What is actinic keratosis, and how is it treated?

Knowing what to look for when spotting signs on the body and face is critical to ensuring the early and effective diagnosis of conditions such as skin cancer. Some patients who might believe they have skin cancer might actually be dealing with a condition known as actinic keratosis instead. Dr. Sanjay Siddha and his team at Clear Skin Dermatology educate patients on actinic keratosis so they know what to look for and when to seek the assistance of a New Market or Toronto, Ontario dermatologist.

What is actinic keratosis?

Actinic keratosis, sometimes referred to by the acronym “AK,” as a common skin condition typically characterized by rough, scaly patches or lesions on the skin. These patches are caused by excessive exposure to ultraviolet, or UV, light from either the sun or tanning beds. Actinic keratosis is also referred to medically as solar keratosis or “sunspots,” it usually appears on areas of the skin that are susceptible to sun exposure. Without treatment, actinic keratosis can develop into a variety of skin cancer known as squamous cell carcinoma.

Who is at risk of developing an actinic keratosis on the skin?

Although anyone can develop actinic keratosis, it is more commonly seen in fair-skinned individuals who have spent extensive time in the sun. People with weakened immune systems and those over the age of 40 are also at higher risk for developing this condition and should be vigilant about seeing a dermatologist on an annual basis to screen for this and other skin cancer concerns.

What are the symptoms of actinic keratosis?

The most common symptoms seen with this condition include:

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  • Small, rough, or scaly patches on the skin
  • Red, pink, or brown spots that may be flat or elevated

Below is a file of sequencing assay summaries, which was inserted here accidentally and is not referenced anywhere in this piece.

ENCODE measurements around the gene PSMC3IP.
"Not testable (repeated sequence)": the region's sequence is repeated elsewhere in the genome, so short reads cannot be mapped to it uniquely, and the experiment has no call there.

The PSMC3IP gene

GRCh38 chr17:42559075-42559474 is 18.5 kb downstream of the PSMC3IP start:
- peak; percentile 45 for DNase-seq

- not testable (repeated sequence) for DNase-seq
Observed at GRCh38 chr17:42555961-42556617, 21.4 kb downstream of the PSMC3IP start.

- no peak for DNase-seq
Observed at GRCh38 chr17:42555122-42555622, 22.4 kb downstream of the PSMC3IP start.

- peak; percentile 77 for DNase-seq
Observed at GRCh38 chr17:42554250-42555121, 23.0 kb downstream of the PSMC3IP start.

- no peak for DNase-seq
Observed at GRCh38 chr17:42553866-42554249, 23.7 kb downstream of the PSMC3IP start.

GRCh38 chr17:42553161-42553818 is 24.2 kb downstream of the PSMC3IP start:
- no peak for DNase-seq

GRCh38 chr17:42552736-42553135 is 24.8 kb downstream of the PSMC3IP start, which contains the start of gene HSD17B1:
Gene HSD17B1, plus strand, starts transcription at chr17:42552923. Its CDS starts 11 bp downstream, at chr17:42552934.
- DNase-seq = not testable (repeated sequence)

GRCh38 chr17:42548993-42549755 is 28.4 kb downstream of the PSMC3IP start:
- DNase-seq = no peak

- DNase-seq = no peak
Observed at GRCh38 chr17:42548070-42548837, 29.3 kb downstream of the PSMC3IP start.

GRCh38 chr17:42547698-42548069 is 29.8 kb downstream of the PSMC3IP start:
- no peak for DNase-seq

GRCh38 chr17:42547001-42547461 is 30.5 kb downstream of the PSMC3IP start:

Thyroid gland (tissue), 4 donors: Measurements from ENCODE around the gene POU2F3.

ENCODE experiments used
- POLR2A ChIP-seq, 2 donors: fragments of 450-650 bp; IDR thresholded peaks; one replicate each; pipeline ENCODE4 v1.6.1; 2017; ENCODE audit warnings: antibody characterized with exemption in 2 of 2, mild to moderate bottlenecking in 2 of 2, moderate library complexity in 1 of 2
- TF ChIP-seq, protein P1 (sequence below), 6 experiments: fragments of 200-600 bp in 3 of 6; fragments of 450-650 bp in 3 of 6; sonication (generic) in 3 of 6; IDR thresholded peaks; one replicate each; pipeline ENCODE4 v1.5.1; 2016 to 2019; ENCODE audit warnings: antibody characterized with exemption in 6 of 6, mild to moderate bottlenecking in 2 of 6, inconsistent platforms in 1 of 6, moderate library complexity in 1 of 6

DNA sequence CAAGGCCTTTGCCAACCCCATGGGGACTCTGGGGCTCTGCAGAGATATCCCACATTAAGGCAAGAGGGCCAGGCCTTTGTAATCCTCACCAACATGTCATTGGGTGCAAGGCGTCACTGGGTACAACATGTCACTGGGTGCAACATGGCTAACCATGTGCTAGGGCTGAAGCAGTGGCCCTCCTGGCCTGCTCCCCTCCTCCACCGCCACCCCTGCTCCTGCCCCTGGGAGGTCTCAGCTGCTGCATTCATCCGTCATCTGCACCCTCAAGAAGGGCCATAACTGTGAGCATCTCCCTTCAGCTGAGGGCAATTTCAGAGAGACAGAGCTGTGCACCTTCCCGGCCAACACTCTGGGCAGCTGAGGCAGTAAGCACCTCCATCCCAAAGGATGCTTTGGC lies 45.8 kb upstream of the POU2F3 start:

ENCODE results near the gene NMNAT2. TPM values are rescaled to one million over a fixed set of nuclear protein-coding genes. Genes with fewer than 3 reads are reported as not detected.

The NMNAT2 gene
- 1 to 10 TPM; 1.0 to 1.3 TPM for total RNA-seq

• Lesions that may feel itchy or tender to the touch
  • Rough and crusty bumps on the skin that may bleed when scratched

How does a dermatologist treat actinic keratosis?

After diagnosing actinic keratosis, Dr. Siddha will determine the best treatment plan for each patient. Treatment options vary depending on the severity and location of the lesions, as well as the patient’s overall health. Common treatments vary and include cryotherapy, chemical peels, topical medications, photodynamic therapy, and surgical interventions such as curettage and excision.

Do you suspect that you have actinic keratosis?

If you are experiencing any of the above symptoms and believe that you might have AK, it is critical that you schedule an appointment with our providers at Clear Skin Dermatology for a skin cancer screening. Dr. Sanjay Siddha and his team can evaluate your skin, get a proper diagnosis, and discuss possible treatment options for your needs. Call (437) 524-0489 to connect with our Toronto, ON office, or (905) 508-2710 to connect with our New Market, ON office. We proudly serve our patients in and around the communities of Enniskillen, Bradford, Aurora, Davisville Village, Addington, Aurora, Richmond Hill, St. Lawrence, and King City, ON.